Thursday, November 11, 2010

"Thy Will Be Done"

I've decided not to get married.

At least not yet.

My charming little sister Clara once told me, "I'm glad you're not married.  I hope you never get least not yet."  Boy did I feel loved!  As much as a young woman cannot wait to get married, right then and there I didn't want to.  I often long for the day when I will have a home of my own to care for, children to nurture, and a husband to love.  But if I miss the golden years at home, what will I gain in the future marriage years?  If I take these years for granted, who is to say I won't do the same later on?

Let's just say it's not easy accepting someone else's will other than our own.  We're selfish, and usually we will admit it in a not-so-subtle way.  We want what we want, and sometimes we will do anything to get our way.  We are kind of like a spoiled child throwing a tantrum because he wants something.  He will scream and kick his little legs, and do just about anything to get his way.  If his mother is too soft and lenient, she will eventually give in to his whims, instead of administering the whipping he really deserves.  We are that way with God many times.  We'll fight back because we want our way.  Why is it so hard to say "Thy will be done"?

“A great many Christians actually seem to think that all their Father in heaven wants is a chance to make them miserable, and to take away all their blessings, and they imagine, poor souls, that if they hold on to things in their own will, they can hinder Him from doing this. I am shamed to write the words, and yet we must face a fact, which is making wretched hundreds of lives.

"A Christian lady who had this feeling, was once expressing to a friend how impossible she found it to say, 'Thy will be done,' and how afraid she should be to do it.  She was the mother of one little boy, who was the heir to a great fortune, and the idol of her heart.

"After she had stated her difficulties fully, her friend said, 'Suppose your little Charley should come running to you tomorrow and say, 'Mother, I have made up my mind to let you have your own way with me from this time forward.  I am always going to obey you, and I want you to do just whatever you think best with me.  I know you love me, and I am going to trust myself to your love.'  How would you feel toward him?  Would you say to yourself, 'Ah, now I shall take away all his pleasures, and fill his life with every hard and disagreeable thing I can find.  I will compel him to do just the things that are the most difficult for him to do and will give him all sorts of impossible commands.'  'Oh, no, no, no!' exclaimed the indignant mother.  'You know I would not.  You know I would hug him to my heart and cover him with kisses, and would hasten to fill his life with all that was sweetest and best.'   'And are you more tender and more loving than God?' asked her friend.  'Ah, no,' was the reply, 'I see my mistake, and I will not be afraid of saying 'Thy will be done, to my Heavenly Father, any more than I would want my Charley to be afraid of saying it to me.'"  (Excerpted from The Christian's Secret of a Happy Life, by Hannah Whitall Smith)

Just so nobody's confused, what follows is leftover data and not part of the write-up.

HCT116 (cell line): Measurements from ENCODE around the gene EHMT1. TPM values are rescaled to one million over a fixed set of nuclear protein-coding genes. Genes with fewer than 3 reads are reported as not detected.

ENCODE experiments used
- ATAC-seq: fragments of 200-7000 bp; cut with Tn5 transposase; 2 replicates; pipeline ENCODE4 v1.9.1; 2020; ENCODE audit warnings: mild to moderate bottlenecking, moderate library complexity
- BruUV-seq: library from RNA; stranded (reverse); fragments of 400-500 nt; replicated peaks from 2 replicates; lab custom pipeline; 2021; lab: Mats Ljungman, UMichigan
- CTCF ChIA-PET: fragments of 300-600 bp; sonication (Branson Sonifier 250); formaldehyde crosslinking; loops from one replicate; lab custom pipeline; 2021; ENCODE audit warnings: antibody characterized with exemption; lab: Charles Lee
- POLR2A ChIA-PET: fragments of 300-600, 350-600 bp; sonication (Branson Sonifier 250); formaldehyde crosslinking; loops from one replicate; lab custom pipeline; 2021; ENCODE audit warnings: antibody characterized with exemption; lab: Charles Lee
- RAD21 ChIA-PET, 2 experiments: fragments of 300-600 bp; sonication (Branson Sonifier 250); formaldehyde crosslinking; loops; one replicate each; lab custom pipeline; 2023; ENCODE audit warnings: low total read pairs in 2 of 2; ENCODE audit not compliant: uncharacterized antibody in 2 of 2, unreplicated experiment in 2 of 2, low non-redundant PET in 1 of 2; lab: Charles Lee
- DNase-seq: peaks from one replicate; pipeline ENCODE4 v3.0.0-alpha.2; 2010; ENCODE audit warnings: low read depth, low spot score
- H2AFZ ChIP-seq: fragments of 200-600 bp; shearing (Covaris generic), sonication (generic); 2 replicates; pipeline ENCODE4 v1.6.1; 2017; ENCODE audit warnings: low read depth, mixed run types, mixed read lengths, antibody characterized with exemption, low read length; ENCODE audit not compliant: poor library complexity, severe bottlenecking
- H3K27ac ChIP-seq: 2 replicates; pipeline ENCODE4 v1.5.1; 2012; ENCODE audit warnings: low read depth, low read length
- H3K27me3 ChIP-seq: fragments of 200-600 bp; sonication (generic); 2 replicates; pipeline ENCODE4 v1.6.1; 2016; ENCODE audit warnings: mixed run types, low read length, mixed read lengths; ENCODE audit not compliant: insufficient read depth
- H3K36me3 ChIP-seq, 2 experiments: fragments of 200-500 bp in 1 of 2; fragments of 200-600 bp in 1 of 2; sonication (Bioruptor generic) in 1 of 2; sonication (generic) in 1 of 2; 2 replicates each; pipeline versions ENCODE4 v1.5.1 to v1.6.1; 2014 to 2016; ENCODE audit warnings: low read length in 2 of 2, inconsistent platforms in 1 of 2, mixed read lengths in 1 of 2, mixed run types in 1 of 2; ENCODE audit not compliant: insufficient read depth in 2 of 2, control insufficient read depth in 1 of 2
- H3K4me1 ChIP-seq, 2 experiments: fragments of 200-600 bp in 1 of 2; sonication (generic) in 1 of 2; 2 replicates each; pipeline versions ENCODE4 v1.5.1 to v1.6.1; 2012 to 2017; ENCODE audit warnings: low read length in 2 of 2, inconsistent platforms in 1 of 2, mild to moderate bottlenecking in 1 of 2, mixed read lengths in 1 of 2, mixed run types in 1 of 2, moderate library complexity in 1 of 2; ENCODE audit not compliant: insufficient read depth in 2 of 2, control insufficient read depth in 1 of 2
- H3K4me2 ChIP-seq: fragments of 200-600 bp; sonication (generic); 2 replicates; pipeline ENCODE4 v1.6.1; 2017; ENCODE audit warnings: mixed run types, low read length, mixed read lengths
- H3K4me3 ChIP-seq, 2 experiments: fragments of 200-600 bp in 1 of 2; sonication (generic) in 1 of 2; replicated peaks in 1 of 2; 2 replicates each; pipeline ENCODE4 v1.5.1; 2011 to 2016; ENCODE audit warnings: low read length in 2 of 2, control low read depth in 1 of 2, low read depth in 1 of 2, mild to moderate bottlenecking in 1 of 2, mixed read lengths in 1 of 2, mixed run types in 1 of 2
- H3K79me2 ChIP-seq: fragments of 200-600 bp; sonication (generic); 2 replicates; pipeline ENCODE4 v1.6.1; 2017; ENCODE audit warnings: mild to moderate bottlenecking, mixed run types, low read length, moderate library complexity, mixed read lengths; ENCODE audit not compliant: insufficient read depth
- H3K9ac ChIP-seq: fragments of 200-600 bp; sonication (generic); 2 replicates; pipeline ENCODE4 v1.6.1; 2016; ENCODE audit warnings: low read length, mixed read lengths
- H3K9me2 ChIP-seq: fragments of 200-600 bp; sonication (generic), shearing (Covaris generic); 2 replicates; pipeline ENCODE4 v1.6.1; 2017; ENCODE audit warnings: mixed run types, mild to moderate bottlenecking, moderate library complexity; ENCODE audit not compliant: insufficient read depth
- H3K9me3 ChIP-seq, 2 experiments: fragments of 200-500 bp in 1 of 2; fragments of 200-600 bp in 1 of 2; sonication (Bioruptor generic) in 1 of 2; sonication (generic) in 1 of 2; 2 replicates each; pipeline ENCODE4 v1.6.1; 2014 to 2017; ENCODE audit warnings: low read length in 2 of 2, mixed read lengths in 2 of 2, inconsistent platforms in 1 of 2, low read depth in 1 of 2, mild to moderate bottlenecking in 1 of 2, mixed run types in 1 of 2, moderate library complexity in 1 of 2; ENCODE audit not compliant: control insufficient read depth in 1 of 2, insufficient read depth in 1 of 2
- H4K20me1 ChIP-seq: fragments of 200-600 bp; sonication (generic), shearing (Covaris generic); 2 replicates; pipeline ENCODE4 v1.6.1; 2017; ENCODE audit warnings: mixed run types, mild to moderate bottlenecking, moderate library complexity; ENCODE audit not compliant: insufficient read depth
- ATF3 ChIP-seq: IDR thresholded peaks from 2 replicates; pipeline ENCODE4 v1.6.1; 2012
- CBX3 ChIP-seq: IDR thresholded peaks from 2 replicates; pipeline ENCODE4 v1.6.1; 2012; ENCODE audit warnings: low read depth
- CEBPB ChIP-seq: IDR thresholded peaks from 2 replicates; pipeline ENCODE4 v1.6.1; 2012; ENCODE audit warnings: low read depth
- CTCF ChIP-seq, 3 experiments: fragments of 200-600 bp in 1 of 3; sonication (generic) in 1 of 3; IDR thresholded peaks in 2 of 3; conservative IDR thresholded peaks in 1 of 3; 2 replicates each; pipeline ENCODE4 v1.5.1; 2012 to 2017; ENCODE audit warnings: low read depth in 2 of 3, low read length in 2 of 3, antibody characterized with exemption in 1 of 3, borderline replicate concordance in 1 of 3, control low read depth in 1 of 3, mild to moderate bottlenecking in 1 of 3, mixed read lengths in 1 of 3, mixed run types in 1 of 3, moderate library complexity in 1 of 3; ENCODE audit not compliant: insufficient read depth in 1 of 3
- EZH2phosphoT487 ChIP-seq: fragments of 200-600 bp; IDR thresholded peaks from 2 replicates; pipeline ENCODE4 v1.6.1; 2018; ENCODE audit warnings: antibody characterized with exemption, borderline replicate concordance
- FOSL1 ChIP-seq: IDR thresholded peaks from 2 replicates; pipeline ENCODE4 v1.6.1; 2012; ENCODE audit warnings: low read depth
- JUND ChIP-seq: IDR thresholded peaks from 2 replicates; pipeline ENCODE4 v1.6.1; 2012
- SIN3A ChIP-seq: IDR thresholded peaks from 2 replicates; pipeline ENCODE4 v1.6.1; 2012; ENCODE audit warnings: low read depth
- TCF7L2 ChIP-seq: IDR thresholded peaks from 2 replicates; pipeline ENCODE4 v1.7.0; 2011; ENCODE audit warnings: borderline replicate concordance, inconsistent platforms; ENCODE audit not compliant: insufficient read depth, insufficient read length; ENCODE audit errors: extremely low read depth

There's not just one aspect of life we are afraid of committing wholly to God.  We are scared over the smallest things.  We want a good and happy life, but we also want the things we want.  What we don't realize is that we will have the best life when we submit to God's will.  Most people have a false conception of God's will.  God is angry at wickedness, but He is loving and just toward those who follow and serve Him in obedience.  He isn't out to get us, or to take away every earthly and spiritual blessing.  Amazingly enough, He only wants what is best for us. (1 Peter 5:7; 2 Corinthians 8:9; 1 Corinthians 2:9)  We miss out on the best years of our lives by worrying about unnecessary things.  If we would only trust God, how much happier and blessed we would be!

We can't just submit one area of our life to God; we have to give him everything, including our hopes, dreams, and expectations for the future.  It's not an unachievable feat.  Just think of how much more peace we could have.  All those worry wrinkles would disappear.

Look at submission this way.  We find it hard to submit to our parents.  As we get older, we want more responsibility and freedom from authority. (That's our human rebelliousness working.)  If we are unwilling to accept God's will, we will most assuredly be unwilling to accept human authority.  If a young woman in the home will not accept her father's authority, she will not accept her husband's later on in life.  She may think that a different life would be better, but if we are not faithful in small things, we certainly will not be faithful in the bigger ones.  If we antagonize our siblings, we'll antagonize our children.   If we disrespect our parents, how could we be ready for a faithful commitment to marriage with a partner we are to respect "till death" do us part?   We would blow it, just like we did in our teenage years.

If we find it hard to accept human authority, how much more harder it is to accept God's will!  But why?  Why do we have such a problem?  All we are doing is making each situation difficult.  It does not have to be that way.  When we realize that man's chief end is to glorify God and enjoy Him forever, and that God wants only what is best for us (because everything is to bring Him glory -Revelation 4:11), then we can begin to say without hesitance "Thy will be done."

Yes, I plan on getting married someday (if it is the Lord's will.)  However, for now I'll accept God's plan for commitment in the home and accept whatever He brings my way.  We have a cheerful heart only when we submit to God's will.  I'll be content in the home.

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